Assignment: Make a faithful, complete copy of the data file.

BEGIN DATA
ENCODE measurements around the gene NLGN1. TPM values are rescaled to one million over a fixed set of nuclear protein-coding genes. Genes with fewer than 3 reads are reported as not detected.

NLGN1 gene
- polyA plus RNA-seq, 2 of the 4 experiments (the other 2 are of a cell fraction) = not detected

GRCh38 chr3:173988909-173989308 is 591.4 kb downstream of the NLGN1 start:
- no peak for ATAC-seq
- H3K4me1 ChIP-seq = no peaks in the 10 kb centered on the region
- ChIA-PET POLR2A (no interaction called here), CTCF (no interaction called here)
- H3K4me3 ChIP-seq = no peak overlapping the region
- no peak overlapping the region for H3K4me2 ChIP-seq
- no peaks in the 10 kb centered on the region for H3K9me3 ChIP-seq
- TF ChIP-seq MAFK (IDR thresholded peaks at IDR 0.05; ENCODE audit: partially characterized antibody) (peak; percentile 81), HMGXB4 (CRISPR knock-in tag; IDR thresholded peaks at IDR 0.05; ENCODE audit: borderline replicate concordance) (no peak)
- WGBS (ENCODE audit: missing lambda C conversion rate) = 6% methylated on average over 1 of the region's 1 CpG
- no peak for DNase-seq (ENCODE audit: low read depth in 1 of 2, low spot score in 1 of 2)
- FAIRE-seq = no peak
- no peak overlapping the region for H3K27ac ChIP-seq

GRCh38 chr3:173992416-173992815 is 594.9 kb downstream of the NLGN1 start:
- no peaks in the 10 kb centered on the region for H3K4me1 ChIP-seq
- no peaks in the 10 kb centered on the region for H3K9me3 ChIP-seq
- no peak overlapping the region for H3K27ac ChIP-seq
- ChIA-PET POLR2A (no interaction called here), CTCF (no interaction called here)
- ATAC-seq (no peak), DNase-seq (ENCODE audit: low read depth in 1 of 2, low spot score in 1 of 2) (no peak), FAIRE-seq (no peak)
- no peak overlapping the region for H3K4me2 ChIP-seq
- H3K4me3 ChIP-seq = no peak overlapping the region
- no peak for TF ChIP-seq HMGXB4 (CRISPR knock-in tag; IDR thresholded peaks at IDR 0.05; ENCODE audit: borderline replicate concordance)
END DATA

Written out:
ENCODE measurements around the gene NLGN1. TPM values are rescaled to one million over a fixed set of nuclear protein-coding genes. Genes with fewer than 3 reads are reported as not detected.

NLGN1 gene
- polyA plus RNA-seq, 2 of the 4 experiments (the other 2 are of a cell fraction) = not detected

GRCh38 chr3:173988909-173989308 is 591.4 kb downstream of the NLGN1 start:
- no peak for ATAC-seq
- H3K4me1 ChIP-seq = no peaks in the 10 kb centered on the region
- ChIA-PET POLR2A (no interaction called here), CTCF (no interaction called here)
- H3K4me3 ChIP-seq = no peak overlapping the region
- no peak overlapping the region for H3K4me2 ChIP-seq
- no peaks in the 10 kb centered on the region for H3K9me3 ChIP-seq
- TF ChIP-seq MAFK (IDR thresholded peaks at IDR 0.05; ENCODE audit: partially characterized antibody) (peak; percentile 81), HMGXB4 (CRISPR knock-in tag; IDR thresholded peaks at IDR 0.05; ENCODE audit: borderline replicate concordance) (no peak)
- WGBS (ENCODE audit: missing lambda C conversion rate) = 6% methylated on average over 1 of the region's 1 CpG
- no peak for DNase-seq (ENCODE audit: low read depth in 1 of 2, low spot score in 1 of 2)
- FAIRE-seq = no peak
- no peak overlapping the region for H3K27ac ChIP-seq

GRCh38 chr3:173992416-173992815 is 594.9 kb downstream of the NLGN1 start:
- no peaks in the 10 kb centered on the region for H3K4me1 ChIP-seq
- no peaks in the 10 kb centered on the region for H3K9me3 ChIP-seq
- no peak overlapping the region for H3K27ac ChIP-seq
- ChIA-PET POLR2A (no interaction called here), CTCF (no interaction called here)
- ATAC-seq (no peak), DNase-seq (ENCODE audit: low read depth in 1 of 2, low spot score in 1 of 2) (no peak), FAIRE-seq (no peak)
- no peak overlapping the region for H3K4me2 ChIP-seq
- H3K4me3 ChIP-seq = no peak overlapping the region
- no peak for TF ChIP-seq HMGXB4 (CRISPR knock-in tag; IDR thresholded peaks at IDR 0.05; ENCODE audit: borderline replicate concordance)